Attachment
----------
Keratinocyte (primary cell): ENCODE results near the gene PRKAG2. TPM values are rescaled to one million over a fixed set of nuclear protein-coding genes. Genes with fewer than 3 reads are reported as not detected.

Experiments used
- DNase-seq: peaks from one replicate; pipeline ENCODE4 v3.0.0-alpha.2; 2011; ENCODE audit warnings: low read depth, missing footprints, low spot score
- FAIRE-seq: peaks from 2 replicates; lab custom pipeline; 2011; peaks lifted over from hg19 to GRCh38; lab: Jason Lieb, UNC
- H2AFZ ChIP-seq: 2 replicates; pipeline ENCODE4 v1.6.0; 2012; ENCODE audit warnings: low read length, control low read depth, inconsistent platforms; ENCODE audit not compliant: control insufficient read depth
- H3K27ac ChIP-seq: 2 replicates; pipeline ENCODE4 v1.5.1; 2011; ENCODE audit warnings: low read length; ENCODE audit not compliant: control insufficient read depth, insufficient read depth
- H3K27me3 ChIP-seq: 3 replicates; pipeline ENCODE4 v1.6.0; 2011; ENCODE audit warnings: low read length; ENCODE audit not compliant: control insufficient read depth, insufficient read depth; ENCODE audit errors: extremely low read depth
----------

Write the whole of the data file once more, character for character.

Keratinocyte (primary cell): ENCODE results near the gene PRKAG2. TPM values are rescaled to one million over a fixed set of nuclear protein-coding genes. Genes with fewer than 3 reads are reported as not detected.

Experiments used
- DNase-seq: peaks from one replicate; pipeline ENCODE4 v3.0.0-alpha.2; 2011; ENCODE audit warnings: low read depth, missing footprints, low spot score
- FAIRE-seq: peaks from 2 replicates; lab custom pipeline; 2011; peaks lifted over from hg19 to GRCh38; lab: Jason Lieb, UNC
- H2AFZ ChIP-seq: 2 replicates; pipeline ENCODE4 v1.6.0; 2012; ENCODE audit warnings: low read length, control low read depth, inconsistent platforms; ENCODE audit not compliant: control insufficient read depth
- H3K27ac ChIP-seq: 2 replicates; pipeline ENCODE4 v1.5.1; 2011; ENCODE audit warnings: low read length; ENCODE audit not compliant: control insufficient read depth, insufficient read depth
- H3K27me3 ChIP-seq: 3 replicates; pipeline ENCODE4 v1.6.0; 2011; ENCODE audit warnings: low read length; ENCODE audit not compliant: control insufficient read depth, insufficient read depth; ENCODE audit errors: extremely low read depth